Apollo Robbins, the TV personality, theatrical pickpocket and self-described “deception specialist,” took the stage at the Society of the Four Arts in Palm Beach yesterday afternoon for the season’s most unusual lecture. It was the sort of lecture in which the invasion of private space and the theft of personal property was not only tolerated but anticipated.

Robbins gained notoriety as a sleight-of-hand artist when he picked the pockets of two of President Jimmy Carter’s Secret Service agents, stealing, among other things, the keys to the president’s motorcade. In the centerpiece of his hour-long presentation at the Society of the Four Arts, he repurposed an old trick popularized by the Amazing Kreskin: He called on a volunteer to place a damaged $20 bill into a small snap-up pouch. He told the volunteer to hide that pouch on the person of anyone in the audience, and Apollo would have to find it.

For the next few minutes, Robbins walked through the crowd and did his thing; shaking audience members’ hands and patting them on the backs and shoulders like a smooth, glad-handing politician while secretly pilfering their watches, sunglass cases, rings and other personal effects, unbeknownst to most of our naked eyes.

Robbins came back to the stage with a jacketful of steals—most of his marks didn’t even recognize their possessions were missing—but not the pouch with the greenback. For that, he asked the pouch’s possessor to open it; there was no money inside. Instead, the money was tucked inside an uncut lemon, which was tucked inside the jacket pocket of the original volunteer. Cue the gasps.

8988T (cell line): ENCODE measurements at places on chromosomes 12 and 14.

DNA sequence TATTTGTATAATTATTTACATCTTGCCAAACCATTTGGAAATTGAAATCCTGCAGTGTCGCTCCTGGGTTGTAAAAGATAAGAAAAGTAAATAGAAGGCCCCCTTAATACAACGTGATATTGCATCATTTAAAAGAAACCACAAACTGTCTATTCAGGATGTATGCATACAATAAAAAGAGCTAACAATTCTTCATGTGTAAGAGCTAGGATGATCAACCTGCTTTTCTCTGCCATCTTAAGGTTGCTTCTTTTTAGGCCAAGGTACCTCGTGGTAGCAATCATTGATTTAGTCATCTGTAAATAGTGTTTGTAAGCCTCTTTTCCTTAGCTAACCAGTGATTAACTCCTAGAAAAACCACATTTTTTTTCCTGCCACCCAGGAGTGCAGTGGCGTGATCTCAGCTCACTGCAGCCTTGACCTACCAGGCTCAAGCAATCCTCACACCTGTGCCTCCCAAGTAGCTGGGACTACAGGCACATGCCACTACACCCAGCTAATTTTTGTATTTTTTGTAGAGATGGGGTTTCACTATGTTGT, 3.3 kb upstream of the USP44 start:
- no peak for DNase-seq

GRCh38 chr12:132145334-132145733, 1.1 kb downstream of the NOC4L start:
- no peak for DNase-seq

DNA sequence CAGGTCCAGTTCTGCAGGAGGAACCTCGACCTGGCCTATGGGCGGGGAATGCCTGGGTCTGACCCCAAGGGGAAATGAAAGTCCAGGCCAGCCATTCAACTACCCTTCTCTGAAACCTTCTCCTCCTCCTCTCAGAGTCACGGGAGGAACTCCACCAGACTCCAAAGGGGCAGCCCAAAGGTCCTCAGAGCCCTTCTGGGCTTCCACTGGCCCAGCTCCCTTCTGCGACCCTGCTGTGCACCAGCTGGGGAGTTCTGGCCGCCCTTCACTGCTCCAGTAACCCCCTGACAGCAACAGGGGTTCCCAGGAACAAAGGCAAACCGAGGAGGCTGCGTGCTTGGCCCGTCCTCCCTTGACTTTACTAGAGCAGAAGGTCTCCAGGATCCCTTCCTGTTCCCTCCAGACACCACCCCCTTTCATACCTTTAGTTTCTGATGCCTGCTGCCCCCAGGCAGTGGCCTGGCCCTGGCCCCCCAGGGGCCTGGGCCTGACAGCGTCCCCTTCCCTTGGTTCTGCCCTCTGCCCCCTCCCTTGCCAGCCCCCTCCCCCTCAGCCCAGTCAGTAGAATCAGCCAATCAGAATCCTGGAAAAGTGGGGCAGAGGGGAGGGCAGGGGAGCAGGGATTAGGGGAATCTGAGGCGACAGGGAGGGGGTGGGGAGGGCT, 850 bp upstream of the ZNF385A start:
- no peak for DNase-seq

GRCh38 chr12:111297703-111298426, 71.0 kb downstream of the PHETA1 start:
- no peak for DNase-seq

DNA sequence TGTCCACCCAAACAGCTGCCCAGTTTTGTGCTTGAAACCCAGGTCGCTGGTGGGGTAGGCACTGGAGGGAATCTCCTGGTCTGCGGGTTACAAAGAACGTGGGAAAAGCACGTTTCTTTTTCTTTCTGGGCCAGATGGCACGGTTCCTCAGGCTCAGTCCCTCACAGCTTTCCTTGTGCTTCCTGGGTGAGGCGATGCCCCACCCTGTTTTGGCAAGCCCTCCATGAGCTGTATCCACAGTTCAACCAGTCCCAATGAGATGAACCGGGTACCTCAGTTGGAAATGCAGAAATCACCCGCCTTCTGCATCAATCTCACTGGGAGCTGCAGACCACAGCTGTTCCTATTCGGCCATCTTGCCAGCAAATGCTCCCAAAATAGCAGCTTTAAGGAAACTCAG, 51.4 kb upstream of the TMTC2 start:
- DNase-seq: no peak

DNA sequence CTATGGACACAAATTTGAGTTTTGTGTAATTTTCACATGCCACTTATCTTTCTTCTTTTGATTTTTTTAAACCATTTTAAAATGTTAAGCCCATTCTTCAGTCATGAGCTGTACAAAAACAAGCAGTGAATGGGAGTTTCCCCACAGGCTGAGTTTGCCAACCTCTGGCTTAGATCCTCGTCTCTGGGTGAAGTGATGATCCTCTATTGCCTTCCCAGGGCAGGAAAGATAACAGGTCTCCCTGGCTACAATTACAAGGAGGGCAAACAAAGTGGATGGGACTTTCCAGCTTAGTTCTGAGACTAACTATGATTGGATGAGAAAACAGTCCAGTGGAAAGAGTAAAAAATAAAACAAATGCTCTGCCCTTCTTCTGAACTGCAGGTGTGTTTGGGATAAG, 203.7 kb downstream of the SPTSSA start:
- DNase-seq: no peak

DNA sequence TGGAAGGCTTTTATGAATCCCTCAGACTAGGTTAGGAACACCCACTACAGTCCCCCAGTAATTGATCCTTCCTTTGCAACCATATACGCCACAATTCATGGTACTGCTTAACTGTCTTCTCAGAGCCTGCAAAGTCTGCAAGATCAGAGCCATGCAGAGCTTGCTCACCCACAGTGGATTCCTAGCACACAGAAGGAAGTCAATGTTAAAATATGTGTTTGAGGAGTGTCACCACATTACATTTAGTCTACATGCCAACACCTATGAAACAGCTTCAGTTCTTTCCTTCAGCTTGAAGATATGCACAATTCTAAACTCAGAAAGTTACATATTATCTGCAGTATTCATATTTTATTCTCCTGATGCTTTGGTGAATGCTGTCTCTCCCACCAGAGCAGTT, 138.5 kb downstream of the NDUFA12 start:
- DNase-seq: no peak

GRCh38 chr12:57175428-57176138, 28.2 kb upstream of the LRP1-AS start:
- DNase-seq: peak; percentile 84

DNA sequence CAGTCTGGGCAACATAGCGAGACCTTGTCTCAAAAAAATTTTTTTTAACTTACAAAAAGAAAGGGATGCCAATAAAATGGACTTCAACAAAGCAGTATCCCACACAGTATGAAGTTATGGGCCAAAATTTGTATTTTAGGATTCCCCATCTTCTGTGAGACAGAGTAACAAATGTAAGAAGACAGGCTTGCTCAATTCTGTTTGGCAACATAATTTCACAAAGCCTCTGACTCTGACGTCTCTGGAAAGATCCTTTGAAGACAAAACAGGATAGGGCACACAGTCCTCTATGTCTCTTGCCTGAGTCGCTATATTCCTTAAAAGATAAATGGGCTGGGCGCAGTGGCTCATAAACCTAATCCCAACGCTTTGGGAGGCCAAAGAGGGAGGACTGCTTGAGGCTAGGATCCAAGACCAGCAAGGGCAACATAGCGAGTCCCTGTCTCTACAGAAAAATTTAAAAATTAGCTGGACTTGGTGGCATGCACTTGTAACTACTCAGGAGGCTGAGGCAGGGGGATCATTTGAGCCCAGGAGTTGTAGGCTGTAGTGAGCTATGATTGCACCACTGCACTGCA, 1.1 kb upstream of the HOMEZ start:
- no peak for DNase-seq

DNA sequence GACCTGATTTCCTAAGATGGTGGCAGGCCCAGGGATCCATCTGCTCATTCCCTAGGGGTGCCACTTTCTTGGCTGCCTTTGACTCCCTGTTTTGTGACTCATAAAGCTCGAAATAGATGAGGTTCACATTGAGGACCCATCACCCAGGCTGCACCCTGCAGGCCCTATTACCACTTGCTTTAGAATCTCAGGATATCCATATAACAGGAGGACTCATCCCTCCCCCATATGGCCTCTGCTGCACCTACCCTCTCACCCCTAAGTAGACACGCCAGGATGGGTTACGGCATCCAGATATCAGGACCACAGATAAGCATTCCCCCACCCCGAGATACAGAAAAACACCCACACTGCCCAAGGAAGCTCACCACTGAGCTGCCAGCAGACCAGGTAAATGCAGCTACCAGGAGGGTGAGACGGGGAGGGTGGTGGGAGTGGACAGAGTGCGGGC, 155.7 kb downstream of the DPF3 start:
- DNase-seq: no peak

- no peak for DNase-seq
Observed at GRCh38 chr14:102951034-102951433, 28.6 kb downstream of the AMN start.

Like most of the audience in attendance yesterday, I have no freaking idea how he pulled this trick off (I saw David Blaine perform a similar mind-bender to Harrison Ford, on a recent TV special), though misdirection on his part and distraction on ours certainly played a big role in it. The first question in the Q&A portion of the program was, “How did you get the money in the lemon?,” which of course did not receive a legitimate answer; Robbins instead provided a joke about smuggling drugs in produce.

The rest of Robbins’ presentation interspersed highlights from his surprising biography—as a child, he had to wear braces on his legs and overcome severe motor deficiencies—with fun, interactive brain games projected onto a screen. Robbins’ knowledge of our brain’s natural blind spots is almost harrowing; he used the analogy of the brain as a security guard hired to watch over everything in our bodies, but that can’t mind the front of the store if he needs to peruse a file in the back of it. We can’t process everything simultaneously (though Robbins himself appeared to be doing many things simultaneously), and it’s all too easy for a skilled criminal team to take advantage of this fact.

What makes us even better marks, he noted, is the atrophying of social awareness by blocking out the world with earbuds or by constantly texting. “We become human speed bumps” and “a nation of marks,” he said—zombies oblivious to the people around us.

It’s no surprise that many of Robbins’ colleagues and inspirations have spent time in prison, because, in the simplest parlance, they’ve used their gifts for evil rather than good. It’s comforting to know that Robbins, however, will always have our backs, even as he takes our shirts right off them.